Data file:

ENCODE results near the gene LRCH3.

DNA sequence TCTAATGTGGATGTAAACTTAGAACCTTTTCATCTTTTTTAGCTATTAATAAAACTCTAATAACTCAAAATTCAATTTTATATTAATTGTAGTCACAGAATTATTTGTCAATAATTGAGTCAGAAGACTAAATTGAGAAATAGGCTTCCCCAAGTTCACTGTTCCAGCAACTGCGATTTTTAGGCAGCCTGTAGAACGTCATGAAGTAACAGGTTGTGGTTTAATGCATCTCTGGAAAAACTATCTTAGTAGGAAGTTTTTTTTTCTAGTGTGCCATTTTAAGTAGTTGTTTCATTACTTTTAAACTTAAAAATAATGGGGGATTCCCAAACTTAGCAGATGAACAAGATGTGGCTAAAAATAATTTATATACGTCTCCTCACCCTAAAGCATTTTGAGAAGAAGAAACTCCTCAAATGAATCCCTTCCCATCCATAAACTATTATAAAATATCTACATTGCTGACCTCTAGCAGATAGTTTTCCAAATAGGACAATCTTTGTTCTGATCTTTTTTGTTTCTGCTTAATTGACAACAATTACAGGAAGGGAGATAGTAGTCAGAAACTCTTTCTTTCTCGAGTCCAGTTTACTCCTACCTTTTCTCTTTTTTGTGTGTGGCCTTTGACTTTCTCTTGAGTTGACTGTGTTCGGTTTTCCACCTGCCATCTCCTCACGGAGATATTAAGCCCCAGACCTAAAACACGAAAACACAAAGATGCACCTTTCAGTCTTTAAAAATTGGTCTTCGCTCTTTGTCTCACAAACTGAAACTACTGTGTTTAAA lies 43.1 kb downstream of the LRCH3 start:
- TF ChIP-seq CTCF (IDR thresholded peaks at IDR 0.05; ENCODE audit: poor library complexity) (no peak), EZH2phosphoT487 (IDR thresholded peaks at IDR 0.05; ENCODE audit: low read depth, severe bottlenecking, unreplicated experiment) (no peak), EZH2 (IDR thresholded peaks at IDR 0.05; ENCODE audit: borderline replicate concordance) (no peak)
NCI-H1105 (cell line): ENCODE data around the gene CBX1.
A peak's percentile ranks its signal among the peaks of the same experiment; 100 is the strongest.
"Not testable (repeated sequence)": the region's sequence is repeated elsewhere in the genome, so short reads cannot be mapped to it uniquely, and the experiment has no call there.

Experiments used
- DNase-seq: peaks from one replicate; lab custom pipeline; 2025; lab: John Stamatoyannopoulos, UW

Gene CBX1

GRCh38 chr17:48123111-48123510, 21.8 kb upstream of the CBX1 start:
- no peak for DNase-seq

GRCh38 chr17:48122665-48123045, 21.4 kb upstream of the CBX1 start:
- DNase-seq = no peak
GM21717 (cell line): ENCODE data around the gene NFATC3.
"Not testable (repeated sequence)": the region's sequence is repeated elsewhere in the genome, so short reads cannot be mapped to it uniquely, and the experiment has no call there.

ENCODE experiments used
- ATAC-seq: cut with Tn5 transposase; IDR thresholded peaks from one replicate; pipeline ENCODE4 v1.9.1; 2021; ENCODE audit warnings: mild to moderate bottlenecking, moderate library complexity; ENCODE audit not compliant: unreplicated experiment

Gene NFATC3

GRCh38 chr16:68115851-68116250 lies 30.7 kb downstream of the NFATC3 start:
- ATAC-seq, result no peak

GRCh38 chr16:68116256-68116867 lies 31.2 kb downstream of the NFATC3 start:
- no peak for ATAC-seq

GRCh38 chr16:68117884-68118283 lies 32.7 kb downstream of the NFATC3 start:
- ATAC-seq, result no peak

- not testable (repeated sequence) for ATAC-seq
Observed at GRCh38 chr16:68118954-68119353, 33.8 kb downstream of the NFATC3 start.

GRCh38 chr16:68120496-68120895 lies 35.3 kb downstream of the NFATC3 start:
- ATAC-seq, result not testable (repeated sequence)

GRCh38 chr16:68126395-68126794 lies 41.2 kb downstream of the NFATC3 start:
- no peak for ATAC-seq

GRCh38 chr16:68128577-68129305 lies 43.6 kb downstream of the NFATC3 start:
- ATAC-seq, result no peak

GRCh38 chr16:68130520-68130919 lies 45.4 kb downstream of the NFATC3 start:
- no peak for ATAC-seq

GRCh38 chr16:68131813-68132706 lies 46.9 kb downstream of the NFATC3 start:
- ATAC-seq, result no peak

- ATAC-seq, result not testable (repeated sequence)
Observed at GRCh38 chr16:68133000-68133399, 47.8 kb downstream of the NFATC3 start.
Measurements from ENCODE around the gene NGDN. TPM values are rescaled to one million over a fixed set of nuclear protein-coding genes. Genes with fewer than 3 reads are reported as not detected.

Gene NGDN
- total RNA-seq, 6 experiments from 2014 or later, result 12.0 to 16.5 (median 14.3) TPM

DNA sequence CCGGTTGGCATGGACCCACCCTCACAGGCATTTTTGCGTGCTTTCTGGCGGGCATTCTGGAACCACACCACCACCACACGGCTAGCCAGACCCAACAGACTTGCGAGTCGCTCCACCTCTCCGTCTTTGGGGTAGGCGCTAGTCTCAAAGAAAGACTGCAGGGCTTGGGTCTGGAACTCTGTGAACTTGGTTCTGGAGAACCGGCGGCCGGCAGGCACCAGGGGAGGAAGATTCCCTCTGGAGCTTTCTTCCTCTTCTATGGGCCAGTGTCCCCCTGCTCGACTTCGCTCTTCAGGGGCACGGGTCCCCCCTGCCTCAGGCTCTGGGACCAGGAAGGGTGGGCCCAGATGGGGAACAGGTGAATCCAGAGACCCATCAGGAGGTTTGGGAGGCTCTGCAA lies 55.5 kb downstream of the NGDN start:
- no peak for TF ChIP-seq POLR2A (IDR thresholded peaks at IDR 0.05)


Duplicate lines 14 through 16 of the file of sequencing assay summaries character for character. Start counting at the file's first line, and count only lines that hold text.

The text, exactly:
GM21717 (cell line): ENCODE data around the gene NFATC3.
"Not testable (repeated sequence)": the region's sequence is repeated elsewhere in the genome, so short reads cannot be mapped to it uniquely, and the experiment has no call there.

ENCODE experiments used